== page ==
Timely intervention saves beautiful Asawka’s life

When five year old Asawka Ahmed started showing signs of acute watery diarrhea (AWD) and vomiting, her mother, Nuri Bullo, was terrified – and rightfully so.  The child’s cousin had died of a similar illness just days earlier.  She quickly mixed a sachet of oral rehydration solution (ORS) with one litre of water treated with a chlorine tablet just as the health education teams had shown her during a community visit.  Nuri kept urging her daughter to drink the solution, almost forcing it down her throat in her panic.  The rehydration seemed to help Asawka but the diarrhea and vomiting wouldn’t stop, so Nuri ran to the community head and pleaded with him to call an ambulance to take her child to the AWD treatment unit some 20km away at Ferede Health Centre. 

Once at the health centre, Asawka received ORS and intravenous fluid to replace the body fluid she had lost in the severe diarrhea.  She was also given antibiotics to treat the AWD.  After five days of treatment and observation in the tent designated for severe AWD cases, the child was ready to be transferred to the tent where moderate cases are being treated and could possibly go home soon.  

Nuri says she is grateful for the health education she received in her community and at the treatment centre, where she herself was a patient only a few weeks earlier.  Since then, she says she treats the household’s water supply with water treatment tablets and always keeps ORS in the house in case of such emergencies.  “My beautiful daughter’s life was saved because I gave her ORS as soon as she fell ill, and because I was able to get to the treatment centre fast and get her treated here,” Nuri says, and adds with a shy smile, “I am so thankful to God and to the health centre. Asawka is my fourth and youngest child.  She is beautiful. That is why we gave her this name. It means, ‘The Fair One’ in Afari.”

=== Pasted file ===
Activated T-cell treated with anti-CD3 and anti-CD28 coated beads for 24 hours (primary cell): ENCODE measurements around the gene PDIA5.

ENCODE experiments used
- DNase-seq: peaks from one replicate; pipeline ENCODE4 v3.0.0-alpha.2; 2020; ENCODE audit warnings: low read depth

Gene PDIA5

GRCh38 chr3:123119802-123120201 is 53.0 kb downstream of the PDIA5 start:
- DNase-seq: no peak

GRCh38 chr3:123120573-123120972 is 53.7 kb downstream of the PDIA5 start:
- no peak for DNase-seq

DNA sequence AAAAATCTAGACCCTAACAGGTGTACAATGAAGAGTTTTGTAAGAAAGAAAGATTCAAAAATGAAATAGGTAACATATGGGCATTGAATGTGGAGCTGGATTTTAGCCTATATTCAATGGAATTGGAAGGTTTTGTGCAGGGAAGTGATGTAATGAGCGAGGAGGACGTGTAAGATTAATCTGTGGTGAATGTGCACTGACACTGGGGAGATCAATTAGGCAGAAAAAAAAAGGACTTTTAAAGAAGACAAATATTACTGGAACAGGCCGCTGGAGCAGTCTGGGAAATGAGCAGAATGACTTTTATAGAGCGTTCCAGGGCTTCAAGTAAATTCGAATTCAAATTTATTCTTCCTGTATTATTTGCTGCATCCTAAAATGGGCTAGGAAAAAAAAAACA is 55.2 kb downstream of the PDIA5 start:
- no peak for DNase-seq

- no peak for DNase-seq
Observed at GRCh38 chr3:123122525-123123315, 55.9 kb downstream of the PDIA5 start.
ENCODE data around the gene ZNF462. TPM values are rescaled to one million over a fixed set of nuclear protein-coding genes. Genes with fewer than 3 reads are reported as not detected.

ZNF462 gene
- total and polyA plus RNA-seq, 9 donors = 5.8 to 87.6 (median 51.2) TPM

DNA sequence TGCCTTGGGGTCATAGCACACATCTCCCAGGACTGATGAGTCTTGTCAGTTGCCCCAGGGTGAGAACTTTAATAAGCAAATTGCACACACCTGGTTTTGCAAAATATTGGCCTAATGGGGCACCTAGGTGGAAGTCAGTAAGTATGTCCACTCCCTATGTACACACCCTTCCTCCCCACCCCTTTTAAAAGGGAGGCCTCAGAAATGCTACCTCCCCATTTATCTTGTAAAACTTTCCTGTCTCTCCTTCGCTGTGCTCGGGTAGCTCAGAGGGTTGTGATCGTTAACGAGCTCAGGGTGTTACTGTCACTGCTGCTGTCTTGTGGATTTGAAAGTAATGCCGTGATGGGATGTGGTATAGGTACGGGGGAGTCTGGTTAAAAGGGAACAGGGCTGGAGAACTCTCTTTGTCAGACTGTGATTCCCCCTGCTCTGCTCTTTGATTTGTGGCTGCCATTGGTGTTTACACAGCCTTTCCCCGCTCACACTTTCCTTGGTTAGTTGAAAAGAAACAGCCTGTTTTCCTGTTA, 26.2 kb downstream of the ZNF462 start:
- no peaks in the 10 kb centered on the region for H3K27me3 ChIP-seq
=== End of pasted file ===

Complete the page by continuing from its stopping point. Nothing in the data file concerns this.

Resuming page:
The WHO Health Emergency team in Afar, Ethiopia, works with the Afar Regional Health Bureau and partners to educate communities on safe water and sanitation practices including household water treatment, on how to protect themselves from acute watery diarrhea and what to do as soon as family members manifest signs of the disease.  The team also supports AWD treatment centres in case management and infection prevention and control (IPC). 

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